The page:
In total 87 States participated in the dialogue:  36 HRC members and 51 observers  (Statements available on Djibouti page on the UPR Extranet).

Positive achievements

Positive achievements noted by delegations included, among others:

  • The ratification of numerous international instruments;
  • Steps taken to effectively address treaty body reporting obligations;
  • Advancements made in the area of education and health;
  • The National Strategic Action Plan for Children;
  • The holding of peaceful legislative elections in February 2013;
  • The abolition of the death penalty.

Issues and Questions

Issues and questions raised by the Working Group included, among others:

  • Efforts taken to address violence against women;
  • Plans to address and combat female genital mutilation;
  • Measures in place to reverse discrimination against women;
  • Actions taken to guarantee freedom of expression, association and assembly;
  • Steps taken to address allegations of torture and ill-treatment;
  • The status of the National Human Rights Commission.


States participating in the dialogue posed a series of recommendations to Djibouti.  These pertained to the following issues, among others

  • To reinforce efforts to address violence against women; to adopt a comprehensive strategy to combat human trafficking;
  • To take additional measures to combat female genital mutilation; 
  • To increase public awareness-raising and training of officials on female genital mutilation and discrimination against women;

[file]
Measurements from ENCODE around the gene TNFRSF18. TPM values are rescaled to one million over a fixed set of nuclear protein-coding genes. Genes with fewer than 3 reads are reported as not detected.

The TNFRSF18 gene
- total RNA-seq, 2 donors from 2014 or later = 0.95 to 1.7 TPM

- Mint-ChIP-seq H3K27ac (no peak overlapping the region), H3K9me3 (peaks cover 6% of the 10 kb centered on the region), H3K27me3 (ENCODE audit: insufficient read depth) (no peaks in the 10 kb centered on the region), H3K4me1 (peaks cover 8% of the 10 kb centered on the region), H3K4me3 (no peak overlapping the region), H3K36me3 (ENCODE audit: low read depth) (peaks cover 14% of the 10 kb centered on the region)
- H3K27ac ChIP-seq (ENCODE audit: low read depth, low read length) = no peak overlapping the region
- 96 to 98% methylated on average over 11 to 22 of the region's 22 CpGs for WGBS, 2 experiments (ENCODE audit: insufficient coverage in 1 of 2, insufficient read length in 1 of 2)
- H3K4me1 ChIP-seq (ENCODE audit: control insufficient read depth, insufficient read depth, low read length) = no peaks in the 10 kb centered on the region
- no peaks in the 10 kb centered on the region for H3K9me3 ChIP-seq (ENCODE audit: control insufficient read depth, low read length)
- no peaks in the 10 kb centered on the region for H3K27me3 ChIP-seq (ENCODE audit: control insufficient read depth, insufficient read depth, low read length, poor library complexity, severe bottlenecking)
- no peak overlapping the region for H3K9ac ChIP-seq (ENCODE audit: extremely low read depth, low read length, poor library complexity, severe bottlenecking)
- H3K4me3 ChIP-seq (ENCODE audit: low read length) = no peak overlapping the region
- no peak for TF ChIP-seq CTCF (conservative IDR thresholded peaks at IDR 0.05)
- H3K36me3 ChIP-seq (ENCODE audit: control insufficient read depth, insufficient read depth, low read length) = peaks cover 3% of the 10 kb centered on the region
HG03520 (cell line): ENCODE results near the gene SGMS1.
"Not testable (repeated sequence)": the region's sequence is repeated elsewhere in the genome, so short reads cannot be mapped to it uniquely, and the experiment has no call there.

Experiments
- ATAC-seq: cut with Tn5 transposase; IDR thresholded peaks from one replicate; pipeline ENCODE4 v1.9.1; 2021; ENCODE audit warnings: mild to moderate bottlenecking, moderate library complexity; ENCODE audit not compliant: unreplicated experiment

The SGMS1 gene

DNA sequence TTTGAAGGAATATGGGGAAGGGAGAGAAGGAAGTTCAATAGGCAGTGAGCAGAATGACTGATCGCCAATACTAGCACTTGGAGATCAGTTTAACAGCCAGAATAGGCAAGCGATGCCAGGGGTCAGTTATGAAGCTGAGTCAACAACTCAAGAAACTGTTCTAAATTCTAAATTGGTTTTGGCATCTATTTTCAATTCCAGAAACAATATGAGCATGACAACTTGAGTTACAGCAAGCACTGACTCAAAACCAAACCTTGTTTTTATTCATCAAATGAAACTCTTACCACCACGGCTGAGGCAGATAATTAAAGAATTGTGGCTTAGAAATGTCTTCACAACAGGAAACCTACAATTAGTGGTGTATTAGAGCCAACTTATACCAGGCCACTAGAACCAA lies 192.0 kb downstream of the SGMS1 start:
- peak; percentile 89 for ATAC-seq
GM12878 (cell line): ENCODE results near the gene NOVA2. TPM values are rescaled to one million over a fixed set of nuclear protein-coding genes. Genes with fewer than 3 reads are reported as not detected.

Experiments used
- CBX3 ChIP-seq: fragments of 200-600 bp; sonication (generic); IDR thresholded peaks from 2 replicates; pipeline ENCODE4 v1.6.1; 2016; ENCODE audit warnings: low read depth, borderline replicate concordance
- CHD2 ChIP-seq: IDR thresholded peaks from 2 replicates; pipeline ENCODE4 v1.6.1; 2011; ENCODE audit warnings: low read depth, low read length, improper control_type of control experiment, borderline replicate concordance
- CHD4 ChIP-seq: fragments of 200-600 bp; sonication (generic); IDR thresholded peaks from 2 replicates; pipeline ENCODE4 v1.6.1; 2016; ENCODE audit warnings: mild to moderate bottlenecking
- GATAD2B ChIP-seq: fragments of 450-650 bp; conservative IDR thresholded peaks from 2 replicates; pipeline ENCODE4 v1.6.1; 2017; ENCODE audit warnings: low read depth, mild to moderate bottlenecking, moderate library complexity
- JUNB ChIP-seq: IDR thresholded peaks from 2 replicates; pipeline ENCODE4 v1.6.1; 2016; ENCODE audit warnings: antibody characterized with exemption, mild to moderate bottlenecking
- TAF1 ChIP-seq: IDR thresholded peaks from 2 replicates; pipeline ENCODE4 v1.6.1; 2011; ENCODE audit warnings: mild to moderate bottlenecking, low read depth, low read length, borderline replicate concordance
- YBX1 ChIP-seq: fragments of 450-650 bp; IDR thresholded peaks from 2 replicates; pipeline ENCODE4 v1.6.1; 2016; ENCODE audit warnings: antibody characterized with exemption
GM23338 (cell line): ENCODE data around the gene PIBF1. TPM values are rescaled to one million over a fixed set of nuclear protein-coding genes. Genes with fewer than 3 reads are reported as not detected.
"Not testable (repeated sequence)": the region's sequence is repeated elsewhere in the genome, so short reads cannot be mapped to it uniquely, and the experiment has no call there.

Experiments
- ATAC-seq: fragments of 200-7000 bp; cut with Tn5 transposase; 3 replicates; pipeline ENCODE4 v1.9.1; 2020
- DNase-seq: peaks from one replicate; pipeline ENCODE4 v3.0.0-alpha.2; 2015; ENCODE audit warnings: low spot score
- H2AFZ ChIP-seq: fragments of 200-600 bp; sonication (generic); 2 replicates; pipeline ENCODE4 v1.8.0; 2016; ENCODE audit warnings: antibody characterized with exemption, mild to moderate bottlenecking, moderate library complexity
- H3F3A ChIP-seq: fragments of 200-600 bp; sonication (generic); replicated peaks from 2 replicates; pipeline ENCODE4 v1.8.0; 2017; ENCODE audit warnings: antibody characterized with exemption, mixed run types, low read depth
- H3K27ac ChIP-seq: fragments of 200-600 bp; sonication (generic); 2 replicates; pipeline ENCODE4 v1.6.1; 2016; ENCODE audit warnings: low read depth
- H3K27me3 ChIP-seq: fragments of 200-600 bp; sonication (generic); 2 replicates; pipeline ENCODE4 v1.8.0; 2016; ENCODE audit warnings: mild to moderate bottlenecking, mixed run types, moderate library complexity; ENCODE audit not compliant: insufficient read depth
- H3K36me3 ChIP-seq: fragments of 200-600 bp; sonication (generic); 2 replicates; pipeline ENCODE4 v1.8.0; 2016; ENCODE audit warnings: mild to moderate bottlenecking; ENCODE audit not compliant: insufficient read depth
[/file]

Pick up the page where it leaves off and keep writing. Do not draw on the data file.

• To take all necessary steps to eliminate all forms of discrimination against women and girls; to enhance efforts to address negative stereotypes against women and to take additional steps to empower women;
  • To release detainees who arrests were linked to their support for the opposition;
  • To take appropriate action to guarantee freedom of expression, association and assembly, including by allowing the participation of opposition parties and civil society; to consider developing and adopting a freedom of information law;
  • To intensify work to combat illiteracy and to continue efforts to ensure equal access to education;
  • To adopt measures to expand anti-retroviral treatment for persons living with HIV/AIDS;
  • To investigate allegations of torture and ill-treatment and to consider establishing an independent complaint mechanism to address such acts;
  • Extending a standing invitation to the UN Special Procedures; to allow visits of the Special Rapporteurs on freedom of expression and on peaceful assembly;
  • To ensure the National Human Rights Commission was in conformity with the Paris Principles;
  • Ratification of human rights instruments: the OP to CEDAW, the Convention of migrant workers, the 3rd OP to the CRC, the OPCAT, the Convention on the Prevention and Punishment of the Crime of Genocide, the conventions on stateless persons, and the Convention on enforced disappearances. 

Adoption of report of Working Group

The adoption of the report of the UPR Working Group on Djibouti is scheduled to take place on
Tuesday, 30 April 2013.

The troikas are a group of three States selected through a drawing of lots who serve as rapporteurs and who are charged with preparing the report of the Working Group on the country review with the involvement of the State under review and assistance from the OHCHR. 

Media contact: Rolando Gómez, Public Information Officer, OHCHR, + 41(0)22 917 9711, rgomez@ohchr.org